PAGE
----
Many of us become so focused and determined to reach a goal, that we create tunnel vision in our relentless pursuit of the end result.
We know what we want to achieve and obsessively follow the steps that we believe are necessary to get there.
And this system works…to a point.
This single-minded approach is often highly productive and reliable. Grit and drive will generate consistent results, and are two of the most important qualities for success.
But they don’t necessarily yield breakthrough innovation or creativity.
Take those qualities and add a willingness to explore things off of the expected path, and you have a formula that can produce greatness.
This is a concept that best-selling author Frans Johansson writes about in his book, The Click Moment, which is about seizing opportunity in an unpredictable world. Johansson says, “You need to take time, even schedule time, to explore things that are not directly related to your immediate goal. You need to take your eyes off the ball in order to see and connect the possibilities around you.”
One of the examples Johansson uses is Howard Schultz, who traveled to Italy in 1983 to attend an international housewares show to look at kitchen appliances, coffeemakers, and other items with the intention of bringing them back to Starbucks stores in the US (Schultz at the time was Starbucks Director of Retail Operations and Marketing).
Starbucks was not selling coffee by the cup at the time, instead focusing on home-brewing equipment and specialty beans. But it was Schultz’s experience walking around Milan and stumbling upon the city’s popular espresso bars (including the friendly baristas, opera music, comfortable chairs, and café lattes) that gave him the “aha” realization that coffee was meant to be communal and social, enjoyed in a friendly and public atmosphere. “It was like an epiphany,” Schultz said.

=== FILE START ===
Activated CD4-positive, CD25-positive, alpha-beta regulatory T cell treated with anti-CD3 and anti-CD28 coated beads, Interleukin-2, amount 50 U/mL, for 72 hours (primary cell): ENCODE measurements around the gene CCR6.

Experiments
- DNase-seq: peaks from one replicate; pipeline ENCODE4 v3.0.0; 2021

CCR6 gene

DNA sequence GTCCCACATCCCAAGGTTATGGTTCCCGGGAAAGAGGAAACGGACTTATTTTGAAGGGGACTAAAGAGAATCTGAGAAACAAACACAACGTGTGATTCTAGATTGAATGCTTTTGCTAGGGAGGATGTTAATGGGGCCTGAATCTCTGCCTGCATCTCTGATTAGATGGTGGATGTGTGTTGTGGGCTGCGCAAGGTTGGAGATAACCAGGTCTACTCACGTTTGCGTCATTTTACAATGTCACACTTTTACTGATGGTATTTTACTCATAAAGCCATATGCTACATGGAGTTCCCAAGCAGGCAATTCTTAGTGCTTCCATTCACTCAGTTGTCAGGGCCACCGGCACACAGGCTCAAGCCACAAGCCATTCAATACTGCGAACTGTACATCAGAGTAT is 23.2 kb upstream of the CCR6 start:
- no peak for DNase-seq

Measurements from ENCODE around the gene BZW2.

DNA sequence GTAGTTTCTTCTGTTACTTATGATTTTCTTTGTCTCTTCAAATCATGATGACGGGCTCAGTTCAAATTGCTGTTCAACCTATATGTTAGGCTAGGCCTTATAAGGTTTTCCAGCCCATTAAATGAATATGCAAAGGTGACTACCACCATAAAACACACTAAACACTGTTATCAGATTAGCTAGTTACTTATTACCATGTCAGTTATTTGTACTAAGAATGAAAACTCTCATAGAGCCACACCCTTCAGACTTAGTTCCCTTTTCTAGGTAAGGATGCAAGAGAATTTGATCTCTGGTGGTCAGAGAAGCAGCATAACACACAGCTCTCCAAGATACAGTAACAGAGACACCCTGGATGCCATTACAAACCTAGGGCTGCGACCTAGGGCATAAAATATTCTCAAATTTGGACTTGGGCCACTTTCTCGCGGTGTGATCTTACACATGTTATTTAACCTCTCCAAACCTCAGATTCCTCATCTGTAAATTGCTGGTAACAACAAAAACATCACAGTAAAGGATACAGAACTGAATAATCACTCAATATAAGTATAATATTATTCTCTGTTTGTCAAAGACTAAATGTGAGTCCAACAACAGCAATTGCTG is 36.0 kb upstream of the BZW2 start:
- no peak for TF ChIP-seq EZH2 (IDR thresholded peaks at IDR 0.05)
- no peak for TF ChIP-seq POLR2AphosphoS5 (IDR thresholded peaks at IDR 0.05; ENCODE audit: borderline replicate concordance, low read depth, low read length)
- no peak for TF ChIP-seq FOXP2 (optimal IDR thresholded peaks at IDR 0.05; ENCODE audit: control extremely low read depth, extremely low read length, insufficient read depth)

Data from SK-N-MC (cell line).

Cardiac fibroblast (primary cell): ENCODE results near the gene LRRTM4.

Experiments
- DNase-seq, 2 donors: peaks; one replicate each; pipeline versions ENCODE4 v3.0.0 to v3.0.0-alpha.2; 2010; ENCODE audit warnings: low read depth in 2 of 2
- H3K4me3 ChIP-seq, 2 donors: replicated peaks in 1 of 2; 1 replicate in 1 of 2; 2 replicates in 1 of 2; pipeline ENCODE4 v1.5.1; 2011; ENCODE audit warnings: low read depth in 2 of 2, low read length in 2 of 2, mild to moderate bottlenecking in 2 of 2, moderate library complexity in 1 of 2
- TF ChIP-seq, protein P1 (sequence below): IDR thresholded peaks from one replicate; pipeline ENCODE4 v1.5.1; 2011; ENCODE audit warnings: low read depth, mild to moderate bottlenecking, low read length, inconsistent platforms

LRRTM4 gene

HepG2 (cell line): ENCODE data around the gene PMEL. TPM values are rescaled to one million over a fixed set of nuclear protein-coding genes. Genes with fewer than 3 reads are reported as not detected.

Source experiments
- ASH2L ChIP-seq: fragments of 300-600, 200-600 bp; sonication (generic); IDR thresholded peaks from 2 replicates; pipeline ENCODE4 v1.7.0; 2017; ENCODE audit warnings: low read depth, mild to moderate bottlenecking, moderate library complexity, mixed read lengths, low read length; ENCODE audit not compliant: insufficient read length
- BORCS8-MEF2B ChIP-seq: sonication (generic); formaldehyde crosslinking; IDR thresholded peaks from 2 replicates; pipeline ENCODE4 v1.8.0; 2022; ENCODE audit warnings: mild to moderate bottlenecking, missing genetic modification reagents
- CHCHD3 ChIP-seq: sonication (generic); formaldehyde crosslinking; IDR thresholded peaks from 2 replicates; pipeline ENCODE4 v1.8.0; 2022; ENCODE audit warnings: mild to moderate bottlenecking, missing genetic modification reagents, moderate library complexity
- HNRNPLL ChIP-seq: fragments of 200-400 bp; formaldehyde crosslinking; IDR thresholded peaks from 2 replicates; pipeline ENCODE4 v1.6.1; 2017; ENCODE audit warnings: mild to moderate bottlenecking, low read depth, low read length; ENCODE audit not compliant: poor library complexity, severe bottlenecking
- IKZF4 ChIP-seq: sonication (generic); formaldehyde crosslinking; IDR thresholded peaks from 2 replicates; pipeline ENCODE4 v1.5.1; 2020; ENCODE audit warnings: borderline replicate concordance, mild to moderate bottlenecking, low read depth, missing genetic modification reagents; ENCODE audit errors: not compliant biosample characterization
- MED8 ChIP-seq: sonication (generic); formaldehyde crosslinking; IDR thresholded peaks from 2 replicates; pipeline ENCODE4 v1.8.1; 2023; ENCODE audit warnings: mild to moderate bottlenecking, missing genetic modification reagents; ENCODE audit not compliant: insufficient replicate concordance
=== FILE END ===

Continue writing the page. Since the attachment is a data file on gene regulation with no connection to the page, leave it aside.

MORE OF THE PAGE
Schultz, now Starbucks Executive Chairman, brought this communal coffee concept back to the U.S. and, needless to say, revolutionized his company and the entire coffee-drinking culture in America.
Just imagine if Schultz had stayed focused on the housewares convention and not explored Milan.
Johansson says that if we always keep our eyes on the ball, we lose the ability to notice what’s around us, and miss the opportunity to make surprising connections. As he says, “We are conditioned to focus on the business at hand. There’s something satisfying about predictable, steady progress. But this approach makes it difficult to expose ourselves to the unplanned moments that enable us to uncover the ideas and opportunities that others have not.”
Here are some tactics that Johansson recommends to create and capitalize on moments of deliberate randomness:
- Schedule time to do something unscripted or unplanned (this requires leaving some flexibility in your schedule and not packing it with meetings)
- Explore and search for inspiration in fields, industries, and cultures different from your own
- Create diverse working teams (across functions, backgrounds, cultures, genders, ethnicities, ages, interests, levels in the organization, etc.)
- Organize social events
- Attend conferences, lectures, museums, and shows not directly related to your field
- Read 5 magazines you have never read before (and are not directly tied to your business)
- Take a day off
- Listen to and follow your curiosity
Some of this might seem like a waste of time and a distraction from the task at hand. And sometimes that’s right. In fact, most people probably think this way. But that’s also why you can have a competitive advantage by taking your eye off the ball.
Grit alone isn’t enough to truly separate yourself.
So change it up, give yourself a break, and you might just put yourself in the position to create unexpected and game-changing discoveries.